One family's COVID-friendly way to celebrate Nowruz

The festival is celebrated on the first day of spring in Iran and is marked by different countries, cultures and religions across the world.

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Calgarian Shamim Alavi made these sweet treats, which are a classic part of Nowruz, to gift to friends and family who are celebrating the occasion. (Mehran Imamverdi)

With its origins dating back over 3,000 years ago, Nowruz, meaning "new day" in Farsi, is a festival celebrated on the first day of spring in the Iranian calendar. 

"There's no right way to celebrate Nowruz," said Calgarian Shamim Alavi. Whether it be with fire-jumping, dinner parties or gift giving, each family has its own special traditions to mark the holiday. This year, many have had to alter them because of COVID-19.

The festival falls on Saturday this year and will be observed across the world, particularly in the Middle East, Central Asia and among those in the Baha'i faith.

  • How are you celebrating Nowruz this year? Email your photos to 

These photos depict how Alavi and her family, who are Baha'i, have adapted their celebrations in the wake of the ongoing pandemic while still honouring the celebratory and community spirit of the holiday.

For Baha'is like Alavi, Nowruz symbolizes the renewal of the world. Part of the Baha'i Nowruz tradition is a 19-day fast from food and drink that lasts from sunrise to sunset. 

"Since we don't all live in one household, we've had to find creative and safe ways to get the family together," Alavi said.

Alavi and her family eat for the first time since sunrise, with two of her children, Sama and Neda, joining via Zoom. (Mehran Imamverdi)

During this time, Baha'is also focus on daily prayers and reflections.

During the fast, Alavi and her husband Mehran Imamverdi begin the day with dawn prayers and a small breakfast before sunrise. (Mehran Imamverdi)

Children are at the heart of Nowruz celebrations every year, Alavi said. "Baha'i families come together to prepare small gift bags to bring joy to the hearts of our young ones."

This year, Alavi volunteered to prepare and deliver gift bags safely to families with young children in their community. (Mehran Imamverdi)

Whether with flowers, lights, or fruits and sweets, one can see diverse beautiful cultural expressions through Nowruz decorations. As Persians, Alavi's family sets up a "haft-seen" table during Nowruz, with seven items that symbolize health, wealth, beauty, wisdom, patience, love, light and a new life.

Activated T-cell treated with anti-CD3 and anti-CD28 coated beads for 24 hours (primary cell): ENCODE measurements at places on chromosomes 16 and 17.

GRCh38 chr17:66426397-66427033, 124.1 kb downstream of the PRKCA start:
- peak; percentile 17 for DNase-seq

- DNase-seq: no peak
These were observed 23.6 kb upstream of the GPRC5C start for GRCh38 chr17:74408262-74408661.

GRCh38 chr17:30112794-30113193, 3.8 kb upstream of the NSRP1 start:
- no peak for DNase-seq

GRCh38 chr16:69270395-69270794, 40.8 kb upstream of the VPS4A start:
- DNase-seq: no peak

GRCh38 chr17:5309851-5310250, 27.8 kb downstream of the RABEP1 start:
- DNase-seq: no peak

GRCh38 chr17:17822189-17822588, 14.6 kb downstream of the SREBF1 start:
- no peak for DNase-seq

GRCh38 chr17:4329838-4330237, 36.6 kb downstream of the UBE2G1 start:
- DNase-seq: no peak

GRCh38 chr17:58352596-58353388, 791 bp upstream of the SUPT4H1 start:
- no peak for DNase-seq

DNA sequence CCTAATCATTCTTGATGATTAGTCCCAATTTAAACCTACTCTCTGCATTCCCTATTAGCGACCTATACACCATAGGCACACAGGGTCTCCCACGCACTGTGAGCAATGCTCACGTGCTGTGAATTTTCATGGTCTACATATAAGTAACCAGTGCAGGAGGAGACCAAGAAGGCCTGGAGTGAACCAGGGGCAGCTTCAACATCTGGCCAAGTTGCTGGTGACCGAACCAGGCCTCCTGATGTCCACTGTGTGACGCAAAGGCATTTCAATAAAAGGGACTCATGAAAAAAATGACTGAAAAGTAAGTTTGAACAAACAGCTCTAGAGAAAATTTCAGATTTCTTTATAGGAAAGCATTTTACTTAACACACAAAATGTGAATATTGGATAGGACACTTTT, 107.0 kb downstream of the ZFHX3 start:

Each item on the haft-seen table is a symbol of spring and renewal and begins with the letter S in Farsi. 'Haft' means seven in Farsi, and 'seen' is the equivalent of the English letter S. (Mehran Imamverdi)

Some families also participate in a burst of spring cleaning in preparation for the holiday to usher in a sense of freshness and renewal to the home.

Monir Imamverdi, Alavi's son, wipes down a window as part of their family's annual preparation for Nowruz. (Mehran Imamverdi)

And you'd be remiss not to take note of the special sweets that help mark the holiday. Often times, the delicious snacks are shared between friends and neighbours with a cup of tea.

Cookies with slivered almonds, crushed pistachios, biscuits and baklava are an important and delicious part of Nowruz. (Mehran Imamverdi)

This year, Alavi made traditional Nowruz sweets and packaged them as gifts.

Alavi's children make toffee chocolate chip cookies together over Zoom, chatting as if they were in the same kitchen, as they normally would have been but for the pandemic. (Mehran Imamverdi)

As Baha'is, Alavi and her family are encouraged during Nowruz to think of acts of service that benefit their community at large. It's central to the spirit of the festival. This year, she undertook some volunteer yardwork.

Alavi and her friends Maureen and David Burhoe clean and prune at the Parkdale community garden. 'I’ll admit, they did most of the work as I was a beginner,' Alavi says. (Mehran Imamverdi)
'It was still somewhat cold, but we had lots of fun nonetheless,' Alavi said. (Mehran Imamverdi)

Visiting elders is also a common tradition. "I'm sure all of us cannot wait for the day we can leave the house and, once again, hug the ones we hold near and dear to our hearts," she said. This year, Zoom will have to suffice.

Alavi's father-in-law, Vajihullah Imamverdi, plays a song on the violin for his grandchildren. (Mehran Imamverdi)

Every year, Alavi and her loved ones take a family photo. As they live in different households, and because of pandemic restrictions, this year's looks a bit different.

"No doubt, these pictures will mark an unforgettable time in our life," Alavi said.

From left to right: Shamim Alavi, Mehran Imamverdi, Monir Imamverdi, Amin Imamverdi, Neda Imamverdi, and Sama Imamverdi pose for an outdoor family photo with their masks on. (Mehran Imamverdi)
  • To all those celebrating, Nowruz Mubarak! Send us photos of how you're marking the new year. Email


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